In addition, the scale of the plants envisaged in the governments strategy document would serve international as well as domestic market and would have the capacity necessary to integrate ocean energy as and when it arrives and enable renewable and conventional generation to cost effectively service an increasing transport market for electricity.

Turlough Hill was built in the 1970’s to balance a small nuclear plant which never built, despite this minor setback the plant has been cost effectively earning its keep ever since.

Nowhere in the world is pumped hydro publicly subsidised, instead the market pays for its commercial services via capacity and ancillary service charges in addition to the plant participating in the energy market per se.

I will not be tempted to reveal commercial IP to make my case but perhaps one more publicly available piece of research at random from among a multitude of new work on this new subject.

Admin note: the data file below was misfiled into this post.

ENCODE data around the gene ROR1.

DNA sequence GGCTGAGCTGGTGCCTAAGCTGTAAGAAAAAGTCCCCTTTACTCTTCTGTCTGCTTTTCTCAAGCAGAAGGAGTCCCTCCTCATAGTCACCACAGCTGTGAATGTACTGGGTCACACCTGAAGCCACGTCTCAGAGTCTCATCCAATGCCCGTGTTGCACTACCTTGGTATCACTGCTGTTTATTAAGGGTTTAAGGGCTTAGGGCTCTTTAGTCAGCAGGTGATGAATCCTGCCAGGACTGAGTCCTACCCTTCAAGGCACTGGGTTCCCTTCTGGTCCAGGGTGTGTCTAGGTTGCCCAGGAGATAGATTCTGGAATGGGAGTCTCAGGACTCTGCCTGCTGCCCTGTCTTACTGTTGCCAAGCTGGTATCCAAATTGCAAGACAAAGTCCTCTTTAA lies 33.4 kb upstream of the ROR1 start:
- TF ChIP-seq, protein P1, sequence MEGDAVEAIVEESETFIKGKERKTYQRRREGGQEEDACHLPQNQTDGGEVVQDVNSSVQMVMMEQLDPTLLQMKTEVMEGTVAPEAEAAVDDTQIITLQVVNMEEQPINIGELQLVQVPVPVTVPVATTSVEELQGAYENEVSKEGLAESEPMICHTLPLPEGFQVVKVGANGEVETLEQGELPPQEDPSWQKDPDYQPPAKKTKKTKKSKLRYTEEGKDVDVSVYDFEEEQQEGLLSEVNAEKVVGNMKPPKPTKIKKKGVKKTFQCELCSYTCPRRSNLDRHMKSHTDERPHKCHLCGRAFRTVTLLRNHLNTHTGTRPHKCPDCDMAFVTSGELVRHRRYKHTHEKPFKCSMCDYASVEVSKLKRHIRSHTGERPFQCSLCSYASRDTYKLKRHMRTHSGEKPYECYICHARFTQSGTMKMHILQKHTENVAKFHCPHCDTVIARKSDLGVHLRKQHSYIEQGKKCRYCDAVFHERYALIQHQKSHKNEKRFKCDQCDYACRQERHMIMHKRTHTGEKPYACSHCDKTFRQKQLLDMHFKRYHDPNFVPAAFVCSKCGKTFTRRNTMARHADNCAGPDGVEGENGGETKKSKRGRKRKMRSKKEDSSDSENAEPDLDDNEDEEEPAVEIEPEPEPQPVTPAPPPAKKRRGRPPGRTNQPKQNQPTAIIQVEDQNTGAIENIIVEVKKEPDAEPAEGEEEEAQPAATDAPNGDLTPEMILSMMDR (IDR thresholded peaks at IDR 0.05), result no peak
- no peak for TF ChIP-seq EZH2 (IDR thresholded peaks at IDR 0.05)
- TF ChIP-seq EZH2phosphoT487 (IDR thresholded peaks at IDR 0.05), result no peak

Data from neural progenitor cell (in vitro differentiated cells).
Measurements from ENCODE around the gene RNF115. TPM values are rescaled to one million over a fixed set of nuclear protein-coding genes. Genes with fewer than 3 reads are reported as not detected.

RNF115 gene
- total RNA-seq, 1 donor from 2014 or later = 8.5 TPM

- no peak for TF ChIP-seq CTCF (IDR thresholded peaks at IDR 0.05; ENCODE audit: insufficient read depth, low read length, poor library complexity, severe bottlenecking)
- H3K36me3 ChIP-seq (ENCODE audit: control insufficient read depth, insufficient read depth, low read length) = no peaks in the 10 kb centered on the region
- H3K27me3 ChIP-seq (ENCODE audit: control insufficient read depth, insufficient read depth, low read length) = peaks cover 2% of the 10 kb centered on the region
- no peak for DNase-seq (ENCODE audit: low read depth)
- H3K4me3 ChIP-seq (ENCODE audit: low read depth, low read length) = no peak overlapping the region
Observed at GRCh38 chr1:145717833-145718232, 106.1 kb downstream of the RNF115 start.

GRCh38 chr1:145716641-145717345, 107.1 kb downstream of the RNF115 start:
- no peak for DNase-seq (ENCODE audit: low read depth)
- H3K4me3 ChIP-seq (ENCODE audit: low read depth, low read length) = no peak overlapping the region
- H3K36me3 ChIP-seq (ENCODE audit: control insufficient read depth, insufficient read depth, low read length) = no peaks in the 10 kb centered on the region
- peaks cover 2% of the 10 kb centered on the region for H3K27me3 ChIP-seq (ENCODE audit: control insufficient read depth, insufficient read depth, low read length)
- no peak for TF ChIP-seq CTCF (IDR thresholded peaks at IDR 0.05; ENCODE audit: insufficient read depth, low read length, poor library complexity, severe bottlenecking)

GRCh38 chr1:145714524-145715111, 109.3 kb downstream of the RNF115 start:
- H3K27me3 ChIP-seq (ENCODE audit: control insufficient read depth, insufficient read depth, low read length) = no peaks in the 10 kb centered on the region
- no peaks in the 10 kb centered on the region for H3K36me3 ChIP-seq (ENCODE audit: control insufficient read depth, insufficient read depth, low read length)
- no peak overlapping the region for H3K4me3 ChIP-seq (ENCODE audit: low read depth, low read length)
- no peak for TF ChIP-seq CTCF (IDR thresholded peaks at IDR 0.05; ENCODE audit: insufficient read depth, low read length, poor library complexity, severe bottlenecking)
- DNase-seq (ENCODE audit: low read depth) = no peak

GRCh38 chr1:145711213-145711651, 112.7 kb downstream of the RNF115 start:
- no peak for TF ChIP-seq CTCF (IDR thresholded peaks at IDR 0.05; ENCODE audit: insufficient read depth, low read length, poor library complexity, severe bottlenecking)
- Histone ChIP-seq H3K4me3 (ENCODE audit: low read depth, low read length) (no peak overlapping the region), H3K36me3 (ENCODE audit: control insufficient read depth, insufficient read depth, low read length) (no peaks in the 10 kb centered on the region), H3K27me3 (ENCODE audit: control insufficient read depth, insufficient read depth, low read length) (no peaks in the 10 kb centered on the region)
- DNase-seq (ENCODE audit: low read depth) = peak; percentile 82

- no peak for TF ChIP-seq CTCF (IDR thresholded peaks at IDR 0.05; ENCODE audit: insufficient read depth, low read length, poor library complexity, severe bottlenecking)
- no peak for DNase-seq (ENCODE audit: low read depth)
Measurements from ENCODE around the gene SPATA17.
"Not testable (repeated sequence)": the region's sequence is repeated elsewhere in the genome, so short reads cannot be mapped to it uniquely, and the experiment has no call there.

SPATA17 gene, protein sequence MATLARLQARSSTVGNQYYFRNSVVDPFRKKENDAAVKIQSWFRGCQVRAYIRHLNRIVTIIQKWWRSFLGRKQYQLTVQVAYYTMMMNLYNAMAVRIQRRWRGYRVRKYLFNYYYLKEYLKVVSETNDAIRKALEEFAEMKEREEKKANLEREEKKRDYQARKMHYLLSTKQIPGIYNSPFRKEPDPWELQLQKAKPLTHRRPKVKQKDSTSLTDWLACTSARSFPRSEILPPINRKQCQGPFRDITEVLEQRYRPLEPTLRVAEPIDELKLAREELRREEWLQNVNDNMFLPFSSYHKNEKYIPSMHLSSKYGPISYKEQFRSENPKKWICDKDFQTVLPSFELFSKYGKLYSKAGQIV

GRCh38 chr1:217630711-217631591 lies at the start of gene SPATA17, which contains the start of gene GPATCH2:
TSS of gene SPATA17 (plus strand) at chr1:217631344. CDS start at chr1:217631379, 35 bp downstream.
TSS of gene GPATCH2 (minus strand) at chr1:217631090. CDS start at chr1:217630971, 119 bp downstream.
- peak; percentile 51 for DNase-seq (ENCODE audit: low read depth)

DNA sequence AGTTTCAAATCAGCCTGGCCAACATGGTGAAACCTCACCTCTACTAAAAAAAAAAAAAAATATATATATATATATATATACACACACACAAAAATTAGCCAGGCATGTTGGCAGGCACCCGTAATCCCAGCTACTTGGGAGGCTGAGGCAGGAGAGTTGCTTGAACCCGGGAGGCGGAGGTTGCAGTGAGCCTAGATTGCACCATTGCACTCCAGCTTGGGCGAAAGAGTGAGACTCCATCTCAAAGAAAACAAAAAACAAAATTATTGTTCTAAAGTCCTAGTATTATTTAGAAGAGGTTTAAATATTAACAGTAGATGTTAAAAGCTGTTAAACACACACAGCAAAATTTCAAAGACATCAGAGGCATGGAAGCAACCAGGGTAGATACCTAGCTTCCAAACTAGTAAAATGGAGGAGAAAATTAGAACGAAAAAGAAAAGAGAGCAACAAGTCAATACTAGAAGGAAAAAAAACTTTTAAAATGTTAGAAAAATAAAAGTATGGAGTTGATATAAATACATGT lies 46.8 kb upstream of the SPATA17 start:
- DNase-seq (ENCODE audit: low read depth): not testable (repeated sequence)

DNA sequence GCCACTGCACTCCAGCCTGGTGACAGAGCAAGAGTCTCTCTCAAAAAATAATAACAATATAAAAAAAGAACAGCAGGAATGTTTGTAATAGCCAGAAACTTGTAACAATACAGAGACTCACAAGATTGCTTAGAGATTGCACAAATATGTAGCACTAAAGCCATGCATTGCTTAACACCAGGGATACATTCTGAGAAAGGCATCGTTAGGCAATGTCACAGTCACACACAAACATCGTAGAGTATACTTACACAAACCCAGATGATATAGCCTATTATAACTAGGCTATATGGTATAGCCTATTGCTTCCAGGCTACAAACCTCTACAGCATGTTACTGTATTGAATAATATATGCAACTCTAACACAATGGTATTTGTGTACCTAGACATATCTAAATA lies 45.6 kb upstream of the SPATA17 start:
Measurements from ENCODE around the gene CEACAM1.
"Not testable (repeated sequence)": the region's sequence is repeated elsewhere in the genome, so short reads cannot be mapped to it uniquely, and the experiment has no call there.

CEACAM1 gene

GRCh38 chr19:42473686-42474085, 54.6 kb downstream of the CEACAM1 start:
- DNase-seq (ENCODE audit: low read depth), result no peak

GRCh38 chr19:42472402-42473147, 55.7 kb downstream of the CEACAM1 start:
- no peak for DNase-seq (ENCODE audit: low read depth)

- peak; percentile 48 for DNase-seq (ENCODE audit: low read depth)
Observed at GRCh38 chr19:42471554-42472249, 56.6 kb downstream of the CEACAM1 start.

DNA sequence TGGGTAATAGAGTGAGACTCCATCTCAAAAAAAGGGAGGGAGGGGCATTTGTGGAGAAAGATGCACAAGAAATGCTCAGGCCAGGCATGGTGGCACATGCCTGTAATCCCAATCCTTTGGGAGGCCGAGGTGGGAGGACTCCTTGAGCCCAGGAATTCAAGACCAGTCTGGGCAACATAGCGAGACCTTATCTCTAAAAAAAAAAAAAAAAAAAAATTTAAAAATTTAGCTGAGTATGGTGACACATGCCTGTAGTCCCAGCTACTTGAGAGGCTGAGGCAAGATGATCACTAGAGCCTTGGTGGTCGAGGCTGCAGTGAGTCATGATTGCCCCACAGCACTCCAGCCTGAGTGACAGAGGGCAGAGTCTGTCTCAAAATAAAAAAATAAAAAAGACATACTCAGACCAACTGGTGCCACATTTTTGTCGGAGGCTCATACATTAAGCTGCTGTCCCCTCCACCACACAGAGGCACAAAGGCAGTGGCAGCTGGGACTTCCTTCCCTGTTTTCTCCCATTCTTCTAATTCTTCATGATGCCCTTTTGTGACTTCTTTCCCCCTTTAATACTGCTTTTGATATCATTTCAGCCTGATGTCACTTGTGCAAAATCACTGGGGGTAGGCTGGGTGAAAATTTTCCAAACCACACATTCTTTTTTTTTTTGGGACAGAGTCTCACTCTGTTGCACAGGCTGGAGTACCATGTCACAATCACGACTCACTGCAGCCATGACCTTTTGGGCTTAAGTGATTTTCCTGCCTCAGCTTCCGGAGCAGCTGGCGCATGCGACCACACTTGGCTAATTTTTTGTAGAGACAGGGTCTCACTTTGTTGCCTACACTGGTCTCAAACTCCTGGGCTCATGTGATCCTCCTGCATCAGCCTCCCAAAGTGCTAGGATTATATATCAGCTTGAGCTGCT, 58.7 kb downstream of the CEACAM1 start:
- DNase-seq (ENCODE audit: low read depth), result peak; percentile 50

The market may indeed prefer to continue business as usual but my instinct says it might.

Well Ireland cannot stop the price of Diesel rising , building a few windmills will not stop the diesel rising – Europe maybe, if it dumped all those new Diesel private cars.
The Irish energy objective should not be to stop the diesel price rising – its to reduce the amount of high value Euro exports for fuel which is squeezing discretionary domestic demand.
A 2 carriage modern DMU is generally a bit more effiecent then a Bus (if full)
If you can extend the line , more passengers get on in Kent = a more effiecent 3 or 4 carriage carriage service therefore less BTUs per person.

Once the monetary system changes….. as in the UK ( the ratio of money and credit is changing because of QE although they are not producing enough money to replace the credit that is being paid down)